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Pregnancy & ChildbirthWellness & PreventionTreatment & Care

Is it the Baby Blues or Postpartum Depression?

Childbirth is a major event in the life of every family. Even if you feel well prepared for parenthood, you can expect to have a broad range of emotions. Some of your reactions and emotions may surprise you, especially if they seem negative. These negative feelings may run from mild blues to severe depression.

Baby Blues

Your body undergoes many hormonal changes after you give birth. These changes can affect your mood and are believed to be one of the main causes of the “baby blues,” or the weepy, sad, feelings many women experience following the birth of a baby.

Symptoms of Baby Blues

The mildest and most common reaction for new mothers, symptoms usually start on the second or third day after the birth and last around 10 days.

Common symptoms are:

  • Anxiety
  • Crying spells
  • Fear of being alone
  • Feeling overwhelmed
  • Lack of confidence in mothering ability
  • Loneliness
  • Mood swings

Postpartum Depression

In some women, hormonal changes can lead to a more severe form of baby blues called postpartum depression.

Who is At Risk for Postpartum Depression?

The normal emotional upheaval of childbirth is enough to put all women at some risk. But, genetics and personal history may increase chances of developing postpartum depression. About ten percent of all new mothers develop postpartum depression.

Factors that increase risk include:

  • Current depression, anxiety, bi-polar disorder
  • Extremely stressful situations
  • Depression at some other time in your life
  • Relationship difficulties
  • No support network of family, friends, etc.
  • A baby who is especially demanding
  • A difficult pregnancy or birth
  • Blood relatives who have had postpartum depression

Symptoms of Postpartum Depression

Postpartum depression and baby blues share many similarities, but postpartum depression is more severe and includes additional symptoms. Postpartum depression may start as early as the second or third day after birth, or may take several weeks to a year to develop.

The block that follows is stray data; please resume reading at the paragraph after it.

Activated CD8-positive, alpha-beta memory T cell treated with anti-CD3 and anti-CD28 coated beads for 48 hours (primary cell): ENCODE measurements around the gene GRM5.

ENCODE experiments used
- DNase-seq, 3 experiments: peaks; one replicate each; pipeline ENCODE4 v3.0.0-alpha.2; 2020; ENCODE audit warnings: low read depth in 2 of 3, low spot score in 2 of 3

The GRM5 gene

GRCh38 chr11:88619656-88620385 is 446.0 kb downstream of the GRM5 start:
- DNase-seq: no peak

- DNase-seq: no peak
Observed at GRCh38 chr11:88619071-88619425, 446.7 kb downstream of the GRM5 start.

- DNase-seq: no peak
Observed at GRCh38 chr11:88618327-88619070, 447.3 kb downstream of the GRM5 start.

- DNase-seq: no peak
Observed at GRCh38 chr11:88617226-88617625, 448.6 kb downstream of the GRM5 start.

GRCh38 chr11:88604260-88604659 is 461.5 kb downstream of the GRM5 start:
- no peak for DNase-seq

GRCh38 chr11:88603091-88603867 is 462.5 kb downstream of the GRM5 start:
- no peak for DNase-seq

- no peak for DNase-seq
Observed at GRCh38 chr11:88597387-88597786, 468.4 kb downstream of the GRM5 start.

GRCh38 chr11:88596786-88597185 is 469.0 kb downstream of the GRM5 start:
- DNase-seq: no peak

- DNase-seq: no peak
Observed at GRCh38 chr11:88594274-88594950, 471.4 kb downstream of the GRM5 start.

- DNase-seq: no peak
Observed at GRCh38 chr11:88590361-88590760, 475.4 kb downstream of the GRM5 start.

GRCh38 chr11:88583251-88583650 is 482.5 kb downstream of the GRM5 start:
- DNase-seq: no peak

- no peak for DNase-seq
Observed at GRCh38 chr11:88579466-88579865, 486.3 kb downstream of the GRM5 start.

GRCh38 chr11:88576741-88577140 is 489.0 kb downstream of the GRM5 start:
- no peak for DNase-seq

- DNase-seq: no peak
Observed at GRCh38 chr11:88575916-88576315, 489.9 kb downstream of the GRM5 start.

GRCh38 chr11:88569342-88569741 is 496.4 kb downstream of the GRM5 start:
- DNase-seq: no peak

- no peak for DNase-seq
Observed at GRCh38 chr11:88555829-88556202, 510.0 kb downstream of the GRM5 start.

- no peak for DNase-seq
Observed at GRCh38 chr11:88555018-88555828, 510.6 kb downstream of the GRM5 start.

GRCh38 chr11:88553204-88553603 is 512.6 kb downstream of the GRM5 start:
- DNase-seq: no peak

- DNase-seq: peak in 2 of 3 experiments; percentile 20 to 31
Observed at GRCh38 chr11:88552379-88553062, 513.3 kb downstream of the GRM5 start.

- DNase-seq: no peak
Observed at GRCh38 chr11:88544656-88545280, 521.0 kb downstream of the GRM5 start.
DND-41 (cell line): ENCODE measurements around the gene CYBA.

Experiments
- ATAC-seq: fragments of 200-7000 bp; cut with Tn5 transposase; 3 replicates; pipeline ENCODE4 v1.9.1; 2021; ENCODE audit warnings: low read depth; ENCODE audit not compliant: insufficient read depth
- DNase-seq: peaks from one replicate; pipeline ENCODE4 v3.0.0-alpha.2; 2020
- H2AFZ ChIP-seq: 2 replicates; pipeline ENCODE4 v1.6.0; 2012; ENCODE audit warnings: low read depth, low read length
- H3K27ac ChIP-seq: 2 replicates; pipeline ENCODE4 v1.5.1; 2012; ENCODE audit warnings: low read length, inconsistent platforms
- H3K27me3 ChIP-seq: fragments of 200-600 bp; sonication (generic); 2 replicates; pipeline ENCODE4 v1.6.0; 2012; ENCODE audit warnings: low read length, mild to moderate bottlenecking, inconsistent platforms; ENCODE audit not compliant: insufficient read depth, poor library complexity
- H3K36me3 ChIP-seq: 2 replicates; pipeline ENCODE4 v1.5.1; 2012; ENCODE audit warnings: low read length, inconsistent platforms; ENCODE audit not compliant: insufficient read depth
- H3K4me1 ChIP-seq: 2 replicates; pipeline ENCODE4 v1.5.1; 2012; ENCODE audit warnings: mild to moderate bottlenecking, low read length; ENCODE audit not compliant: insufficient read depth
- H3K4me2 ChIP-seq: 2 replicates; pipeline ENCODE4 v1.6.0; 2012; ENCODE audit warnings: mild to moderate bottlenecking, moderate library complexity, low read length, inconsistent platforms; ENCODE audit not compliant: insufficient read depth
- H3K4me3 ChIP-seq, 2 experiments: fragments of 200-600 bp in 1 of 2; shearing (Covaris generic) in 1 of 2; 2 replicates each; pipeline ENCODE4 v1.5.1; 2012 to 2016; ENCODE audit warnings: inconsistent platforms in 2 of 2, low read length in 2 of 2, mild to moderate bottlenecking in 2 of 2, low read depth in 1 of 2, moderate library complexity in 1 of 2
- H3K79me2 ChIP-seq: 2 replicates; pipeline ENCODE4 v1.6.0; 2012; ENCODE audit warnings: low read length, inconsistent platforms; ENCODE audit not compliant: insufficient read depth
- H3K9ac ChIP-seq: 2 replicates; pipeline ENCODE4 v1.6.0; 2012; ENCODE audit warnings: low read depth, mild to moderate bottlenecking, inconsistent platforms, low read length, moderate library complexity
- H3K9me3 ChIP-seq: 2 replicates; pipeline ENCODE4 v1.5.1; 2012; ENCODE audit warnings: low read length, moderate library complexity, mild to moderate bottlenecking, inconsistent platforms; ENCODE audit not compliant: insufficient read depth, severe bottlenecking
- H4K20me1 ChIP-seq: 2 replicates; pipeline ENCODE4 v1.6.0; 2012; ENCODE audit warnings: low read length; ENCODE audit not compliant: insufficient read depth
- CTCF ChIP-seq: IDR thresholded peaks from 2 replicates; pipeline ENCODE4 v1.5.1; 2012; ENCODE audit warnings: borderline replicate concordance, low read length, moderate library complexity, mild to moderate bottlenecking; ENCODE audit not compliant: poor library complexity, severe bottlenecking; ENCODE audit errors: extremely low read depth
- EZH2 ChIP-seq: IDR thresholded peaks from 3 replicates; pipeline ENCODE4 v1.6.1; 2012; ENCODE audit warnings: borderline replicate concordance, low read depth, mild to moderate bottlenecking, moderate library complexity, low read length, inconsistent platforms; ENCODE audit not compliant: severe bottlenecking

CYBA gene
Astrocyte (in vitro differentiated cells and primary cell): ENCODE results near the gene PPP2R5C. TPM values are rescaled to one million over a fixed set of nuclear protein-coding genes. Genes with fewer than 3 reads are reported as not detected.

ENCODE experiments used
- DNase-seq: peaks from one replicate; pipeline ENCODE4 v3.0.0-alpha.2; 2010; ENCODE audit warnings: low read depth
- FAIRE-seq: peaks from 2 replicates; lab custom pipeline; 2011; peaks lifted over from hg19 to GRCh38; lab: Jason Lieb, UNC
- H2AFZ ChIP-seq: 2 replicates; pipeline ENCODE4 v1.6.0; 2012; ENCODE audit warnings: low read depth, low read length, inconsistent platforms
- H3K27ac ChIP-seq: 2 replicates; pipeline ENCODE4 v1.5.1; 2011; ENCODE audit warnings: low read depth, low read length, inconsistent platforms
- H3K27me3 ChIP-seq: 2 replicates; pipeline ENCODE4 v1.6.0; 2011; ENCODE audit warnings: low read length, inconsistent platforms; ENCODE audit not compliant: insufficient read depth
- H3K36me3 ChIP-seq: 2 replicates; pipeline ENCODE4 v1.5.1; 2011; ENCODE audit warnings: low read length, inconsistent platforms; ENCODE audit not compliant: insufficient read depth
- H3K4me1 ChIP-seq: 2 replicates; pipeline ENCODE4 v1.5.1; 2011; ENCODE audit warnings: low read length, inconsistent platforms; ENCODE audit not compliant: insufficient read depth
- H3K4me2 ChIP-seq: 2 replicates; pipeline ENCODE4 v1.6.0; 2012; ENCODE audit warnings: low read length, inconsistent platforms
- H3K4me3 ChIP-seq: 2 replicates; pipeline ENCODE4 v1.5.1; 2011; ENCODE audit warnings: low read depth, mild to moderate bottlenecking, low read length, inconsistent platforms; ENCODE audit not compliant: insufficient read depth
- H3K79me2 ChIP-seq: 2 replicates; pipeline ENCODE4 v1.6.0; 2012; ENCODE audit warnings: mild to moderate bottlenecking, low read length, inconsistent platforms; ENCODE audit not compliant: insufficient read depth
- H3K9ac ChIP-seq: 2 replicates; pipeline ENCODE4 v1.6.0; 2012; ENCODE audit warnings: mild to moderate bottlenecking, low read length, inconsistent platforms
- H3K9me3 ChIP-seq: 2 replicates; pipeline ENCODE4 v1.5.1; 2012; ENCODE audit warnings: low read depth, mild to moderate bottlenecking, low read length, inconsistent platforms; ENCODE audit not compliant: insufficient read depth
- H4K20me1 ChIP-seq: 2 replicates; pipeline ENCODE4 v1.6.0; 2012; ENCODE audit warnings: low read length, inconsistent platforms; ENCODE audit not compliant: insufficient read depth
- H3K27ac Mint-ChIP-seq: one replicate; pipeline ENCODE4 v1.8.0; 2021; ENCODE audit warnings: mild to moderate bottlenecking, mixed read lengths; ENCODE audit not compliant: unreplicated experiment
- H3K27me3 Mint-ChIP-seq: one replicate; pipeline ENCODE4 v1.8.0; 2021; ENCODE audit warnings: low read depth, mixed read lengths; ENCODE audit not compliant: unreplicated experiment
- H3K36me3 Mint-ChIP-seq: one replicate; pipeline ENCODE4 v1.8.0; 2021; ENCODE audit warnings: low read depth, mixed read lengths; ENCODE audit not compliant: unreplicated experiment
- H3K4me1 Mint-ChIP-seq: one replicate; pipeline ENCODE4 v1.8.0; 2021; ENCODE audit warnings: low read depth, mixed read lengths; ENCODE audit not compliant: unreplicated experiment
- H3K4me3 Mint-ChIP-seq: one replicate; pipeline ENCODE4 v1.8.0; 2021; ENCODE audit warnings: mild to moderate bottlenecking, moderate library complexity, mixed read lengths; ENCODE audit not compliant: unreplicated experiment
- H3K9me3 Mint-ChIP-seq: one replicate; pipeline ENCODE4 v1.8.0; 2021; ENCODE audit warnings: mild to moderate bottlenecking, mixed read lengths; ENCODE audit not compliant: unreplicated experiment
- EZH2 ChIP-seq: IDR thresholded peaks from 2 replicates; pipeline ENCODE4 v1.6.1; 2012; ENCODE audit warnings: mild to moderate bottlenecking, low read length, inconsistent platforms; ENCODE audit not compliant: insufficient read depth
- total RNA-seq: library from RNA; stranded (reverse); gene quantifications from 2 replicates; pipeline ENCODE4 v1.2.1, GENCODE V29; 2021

Common symptoms are:

  • Dislike or fear of touching the baby
  • Extreme nervousness
  • Feelings of hopelessness or emptiness
  • Frightening thoughts about the baby
  • Inability to sleep even when the baby sleeps
  • Irritability
  • Loss of appetite
  • No energy

Postpartum Psychosis

In rare instances, symptoms of postpartum depression may become severe. These symptoms may appear as early as the first 48-72 hours after birth or within the first two weeks after delivery.

In addition to the symptoms listed for postpartum depression, other symptoms may also occur. These include:

  • Disorganized behavior
  • Hallucinations
  • Irrational false beliefs (delusions)
  • Inability to sleep
  • Withdrawal from family members

In extreme cases, symptoms will also involve:

  • Suicidal thoughts
  • Thoughts of harming the baby

Treating Your Feelings

While “baby blues” generally go away on their own, postpartum depression requires professional help and postpartum psychosis definitely requires medical attention. No matter your symptoms, they are treatable - the earlier you get help the easier they are to treat, and the quicker you will feel like yourself again. Not seeing your doctor may make symptoms more severe.

Self-Help Methods:

  • Give yourself a break
  • Express negative feelings
  • Avoid major decisions until you feel better
  • Develop a support system, such as a mother’s group, exercise class, neighbors, friends or family members
  • Find a workable structure for your day
  • Recognize positive feelings when they happen
  • Keep expectations of yourself, family and friends realistic
  • Nurture yourself with good food, rest, fluids and mild exercise
  • Remember your sense of humor

When Self-Help Is Not Enough

If things seem to be getting worse despite your efforts, don’t you should see your doctor. You may need a physical checkup, medication or psychotherapy. Many new mothers put off calling the doctor because they feel guilty or don’t want to be seen as “crazy.” Your obstetrician regularly sees women in the same situation and can help you feel better.

When to Seek Immediate Help

Call your doctor immediately if you experience any of these symptoms:

  • You sleep all day or not able to sleep at all
  • You cry for long periods of time
  • You fear you may harm yourself or your baby
  • You have unreasonable fears or hallucinations
  • You do not feel able to care for your baby or other children’s basic needs
  • You have feelings of panic and anxiety

Where to Seek Help

  • Your obstetrician
  • The nearest hospital emergency room
  • The Phone (Crisis Line) 924-3900
  • Woman's Hospital Social Services department 225-924-8456

How Fathers and Other Caregivers Can Help

While other family members experience emotions after the birth of a child, they should pay special attention to the mother's wellbeing.

Here is how friends and family can help:

  • If you witness troublesome physical or emotional changes in the new mother, talk to a health care provider
  • Learn everything you can about postpartum depression
  • Do not leave the new mother alone until you are told by a health care professional that it is all right to do so
  • Provide emotional support
  • Take care of the baby so that the new mother can get some sleep
  • Be sure that nutritious food is available
  • Get help with household chores
  • Take care of your own needs, too